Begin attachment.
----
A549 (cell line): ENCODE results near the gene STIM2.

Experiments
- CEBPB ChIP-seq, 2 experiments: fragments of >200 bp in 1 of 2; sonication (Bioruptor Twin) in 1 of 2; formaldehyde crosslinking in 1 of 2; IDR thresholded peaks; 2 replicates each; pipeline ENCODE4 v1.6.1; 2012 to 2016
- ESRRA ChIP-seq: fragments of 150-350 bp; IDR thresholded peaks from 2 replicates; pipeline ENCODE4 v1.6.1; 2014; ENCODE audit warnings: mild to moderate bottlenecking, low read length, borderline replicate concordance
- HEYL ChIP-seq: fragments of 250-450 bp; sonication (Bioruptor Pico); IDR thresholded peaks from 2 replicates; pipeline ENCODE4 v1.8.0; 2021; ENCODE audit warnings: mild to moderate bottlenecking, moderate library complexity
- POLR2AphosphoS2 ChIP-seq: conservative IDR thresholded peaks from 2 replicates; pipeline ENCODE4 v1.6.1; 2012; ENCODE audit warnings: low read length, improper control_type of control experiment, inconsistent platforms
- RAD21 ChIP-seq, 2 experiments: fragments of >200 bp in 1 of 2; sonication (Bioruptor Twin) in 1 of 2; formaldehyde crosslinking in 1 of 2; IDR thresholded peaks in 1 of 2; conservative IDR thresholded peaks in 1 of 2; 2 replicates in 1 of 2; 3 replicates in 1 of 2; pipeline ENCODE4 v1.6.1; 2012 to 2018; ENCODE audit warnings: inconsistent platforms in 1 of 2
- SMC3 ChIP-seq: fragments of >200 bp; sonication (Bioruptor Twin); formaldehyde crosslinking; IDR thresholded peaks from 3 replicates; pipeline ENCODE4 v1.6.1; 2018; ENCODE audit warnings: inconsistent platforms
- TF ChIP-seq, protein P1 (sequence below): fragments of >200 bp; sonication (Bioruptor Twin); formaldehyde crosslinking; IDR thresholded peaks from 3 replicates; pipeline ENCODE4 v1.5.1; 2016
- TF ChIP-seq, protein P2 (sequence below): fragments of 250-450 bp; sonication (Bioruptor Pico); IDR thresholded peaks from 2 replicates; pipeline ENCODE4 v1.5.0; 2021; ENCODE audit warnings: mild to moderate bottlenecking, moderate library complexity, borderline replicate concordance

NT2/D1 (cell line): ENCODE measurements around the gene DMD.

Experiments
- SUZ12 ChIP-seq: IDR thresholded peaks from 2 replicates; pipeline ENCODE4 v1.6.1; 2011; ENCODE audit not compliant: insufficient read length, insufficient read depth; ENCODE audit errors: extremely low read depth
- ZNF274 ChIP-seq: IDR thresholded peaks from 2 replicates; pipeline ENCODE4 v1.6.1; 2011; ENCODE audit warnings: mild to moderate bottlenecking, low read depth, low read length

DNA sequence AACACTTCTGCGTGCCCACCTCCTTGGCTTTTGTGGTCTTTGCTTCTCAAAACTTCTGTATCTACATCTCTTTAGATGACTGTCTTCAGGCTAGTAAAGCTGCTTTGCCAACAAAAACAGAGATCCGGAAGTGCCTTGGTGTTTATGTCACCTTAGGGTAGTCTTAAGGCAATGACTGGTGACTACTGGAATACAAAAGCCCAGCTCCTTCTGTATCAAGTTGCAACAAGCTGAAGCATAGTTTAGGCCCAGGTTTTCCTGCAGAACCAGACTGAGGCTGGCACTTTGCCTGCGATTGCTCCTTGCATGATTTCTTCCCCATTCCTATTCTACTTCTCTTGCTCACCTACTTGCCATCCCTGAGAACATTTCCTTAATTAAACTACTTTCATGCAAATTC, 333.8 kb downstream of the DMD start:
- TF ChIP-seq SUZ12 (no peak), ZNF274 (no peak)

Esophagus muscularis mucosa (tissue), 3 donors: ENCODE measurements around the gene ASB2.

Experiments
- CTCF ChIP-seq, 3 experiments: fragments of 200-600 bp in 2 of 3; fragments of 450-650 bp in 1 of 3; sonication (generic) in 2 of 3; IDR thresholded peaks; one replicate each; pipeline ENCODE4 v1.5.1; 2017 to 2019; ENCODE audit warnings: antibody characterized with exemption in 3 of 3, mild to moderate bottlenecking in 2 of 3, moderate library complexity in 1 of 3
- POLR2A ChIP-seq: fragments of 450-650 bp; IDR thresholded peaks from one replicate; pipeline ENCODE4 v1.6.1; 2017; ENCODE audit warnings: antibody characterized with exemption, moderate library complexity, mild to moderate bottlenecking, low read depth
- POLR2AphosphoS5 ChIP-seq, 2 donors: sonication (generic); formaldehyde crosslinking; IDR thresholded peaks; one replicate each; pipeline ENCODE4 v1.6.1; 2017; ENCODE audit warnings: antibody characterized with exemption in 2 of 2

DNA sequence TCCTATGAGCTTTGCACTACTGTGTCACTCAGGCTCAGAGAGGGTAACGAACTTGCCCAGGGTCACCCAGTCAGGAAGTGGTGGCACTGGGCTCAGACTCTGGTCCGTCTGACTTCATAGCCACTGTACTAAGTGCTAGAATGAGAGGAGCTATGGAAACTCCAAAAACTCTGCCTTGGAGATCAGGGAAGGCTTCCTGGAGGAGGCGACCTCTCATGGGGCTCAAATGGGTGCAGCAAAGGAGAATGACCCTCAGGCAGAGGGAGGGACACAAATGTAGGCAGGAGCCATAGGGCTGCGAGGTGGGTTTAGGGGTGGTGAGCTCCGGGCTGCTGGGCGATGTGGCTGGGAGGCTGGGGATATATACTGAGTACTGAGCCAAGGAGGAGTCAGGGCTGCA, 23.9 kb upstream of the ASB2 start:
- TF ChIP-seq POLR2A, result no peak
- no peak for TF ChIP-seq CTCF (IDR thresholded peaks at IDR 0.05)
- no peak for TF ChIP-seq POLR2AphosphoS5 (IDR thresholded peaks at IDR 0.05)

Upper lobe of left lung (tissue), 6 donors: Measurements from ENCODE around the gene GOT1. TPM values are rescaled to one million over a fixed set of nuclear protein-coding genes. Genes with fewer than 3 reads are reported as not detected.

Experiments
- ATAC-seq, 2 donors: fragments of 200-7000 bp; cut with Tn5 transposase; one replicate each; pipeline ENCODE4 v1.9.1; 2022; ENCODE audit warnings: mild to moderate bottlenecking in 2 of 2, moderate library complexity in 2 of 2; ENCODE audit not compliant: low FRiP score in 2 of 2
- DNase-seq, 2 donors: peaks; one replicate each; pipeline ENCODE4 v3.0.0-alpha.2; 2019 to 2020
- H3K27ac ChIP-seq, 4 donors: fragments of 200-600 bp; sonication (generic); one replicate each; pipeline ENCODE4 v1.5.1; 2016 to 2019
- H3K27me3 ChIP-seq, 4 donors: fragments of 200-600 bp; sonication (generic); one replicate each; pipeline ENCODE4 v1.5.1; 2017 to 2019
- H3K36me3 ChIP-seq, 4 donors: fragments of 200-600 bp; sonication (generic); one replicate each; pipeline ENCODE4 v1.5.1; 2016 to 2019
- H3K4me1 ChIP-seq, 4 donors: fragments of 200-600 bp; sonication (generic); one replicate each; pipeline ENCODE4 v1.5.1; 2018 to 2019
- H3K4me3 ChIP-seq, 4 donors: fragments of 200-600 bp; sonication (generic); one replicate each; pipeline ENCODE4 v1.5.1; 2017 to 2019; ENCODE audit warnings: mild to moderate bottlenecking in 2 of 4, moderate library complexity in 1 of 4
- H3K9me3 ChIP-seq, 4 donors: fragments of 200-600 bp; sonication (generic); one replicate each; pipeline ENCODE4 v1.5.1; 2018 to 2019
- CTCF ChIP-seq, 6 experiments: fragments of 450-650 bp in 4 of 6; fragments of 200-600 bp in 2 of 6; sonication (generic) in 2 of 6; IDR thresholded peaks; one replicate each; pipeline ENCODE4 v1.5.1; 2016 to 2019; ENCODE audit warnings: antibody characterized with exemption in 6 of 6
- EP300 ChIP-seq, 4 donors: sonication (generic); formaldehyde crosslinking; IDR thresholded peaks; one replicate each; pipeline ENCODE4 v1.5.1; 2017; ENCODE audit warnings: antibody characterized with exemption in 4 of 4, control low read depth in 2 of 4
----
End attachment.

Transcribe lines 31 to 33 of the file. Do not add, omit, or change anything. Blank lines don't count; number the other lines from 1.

- H3K27me3 ChIP-seq, 4 donors: fragments of 200-600 bp; sonication (generic); one replicate each; pipeline ENCODE4 v1.5.1; 2017 to 2019
- H3K36me3 ChIP-seq, 4 donors: fragments of 200-600 bp; sonication (generic); one replicate each; pipeline ENCODE4 v1.5.1; 2016 to 2019
- H3K4me1 ChIP-seq, 4 donors: fragments of 200-600 bp; sonication (generic); one replicate each; pipeline ENCODE4 v1.5.1; 2018 to 2019